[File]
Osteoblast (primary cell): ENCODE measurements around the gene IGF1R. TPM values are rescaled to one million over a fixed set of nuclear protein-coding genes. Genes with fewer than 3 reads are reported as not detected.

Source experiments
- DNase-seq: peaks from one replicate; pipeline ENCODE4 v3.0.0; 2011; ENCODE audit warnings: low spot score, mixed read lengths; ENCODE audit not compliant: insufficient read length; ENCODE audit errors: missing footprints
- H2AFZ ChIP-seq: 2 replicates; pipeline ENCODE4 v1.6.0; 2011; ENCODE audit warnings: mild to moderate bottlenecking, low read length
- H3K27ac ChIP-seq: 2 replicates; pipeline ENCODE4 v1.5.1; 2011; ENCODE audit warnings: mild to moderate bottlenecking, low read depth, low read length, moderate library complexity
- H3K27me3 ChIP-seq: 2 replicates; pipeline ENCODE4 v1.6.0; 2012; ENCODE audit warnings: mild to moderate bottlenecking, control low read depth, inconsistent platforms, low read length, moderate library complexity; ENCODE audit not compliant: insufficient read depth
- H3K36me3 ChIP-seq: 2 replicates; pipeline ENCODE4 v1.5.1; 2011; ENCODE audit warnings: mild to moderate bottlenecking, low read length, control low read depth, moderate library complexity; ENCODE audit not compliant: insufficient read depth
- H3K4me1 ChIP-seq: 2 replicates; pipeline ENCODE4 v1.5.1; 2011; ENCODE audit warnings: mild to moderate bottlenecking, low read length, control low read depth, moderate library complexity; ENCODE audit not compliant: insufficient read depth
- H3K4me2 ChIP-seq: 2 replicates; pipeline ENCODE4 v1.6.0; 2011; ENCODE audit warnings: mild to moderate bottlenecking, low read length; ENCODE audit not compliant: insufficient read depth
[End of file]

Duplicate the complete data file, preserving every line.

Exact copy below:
Osteoblast (primary cell): ENCODE measurements around the gene IGF1R. TPM values are rescaled to one million over a fixed set of nuclear protein-coding genes. Genes with fewer than 3 reads are reported as not detected.

Source experiments
- DNase-seq: peaks from one replicate; pipeline ENCODE4 v3.0.0; 2011; ENCODE audit warnings: low spot score, mixed read lengths; ENCODE audit not compliant: insufficient read length; ENCODE audit errors: missing footprints
- H2AFZ ChIP-seq: 2 replicates; pipeline ENCODE4 v1.6.0; 2011; ENCODE audit warnings: mild to moderate bottlenecking, low read length
- H3K27ac ChIP-seq: 2 replicates; pipeline ENCODE4 v1.5.1; 2011; ENCODE audit warnings: mild to moderate bottlenecking, low read depth, low read length, moderate library complexity
- H3K27me3 ChIP-seq: 2 replicates; pipeline ENCODE4 v1.6.0; 2012; ENCODE audit warnings: mild to moderate bottlenecking, control low read depth, inconsistent platforms, low read length, moderate library complexity; ENCODE audit not compliant: insufficient read depth
- H3K36me3 ChIP-seq: 2 replicates; pipeline ENCODE4 v1.5.1; 2011; ENCODE audit warnings: mild to moderate bottlenecking, low read length, control low read depth, moderate library complexity; ENCODE audit not compliant: insufficient read depth
- H3K4me1 ChIP-seq: 2 replicates; pipeline ENCODE4 v1.5.1; 2011; ENCODE audit warnings: mild to moderate bottlenecking, low read length, control low read depth, moderate library complexity; ENCODE audit not compliant: insufficient read depth
- H3K4me2 ChIP-seq: 2 replicates; pipeline ENCODE4 v1.6.0; 2011; ENCODE audit warnings: mild to moderate bottlenecking, low read length; ENCODE audit not compliant: insufficient read depth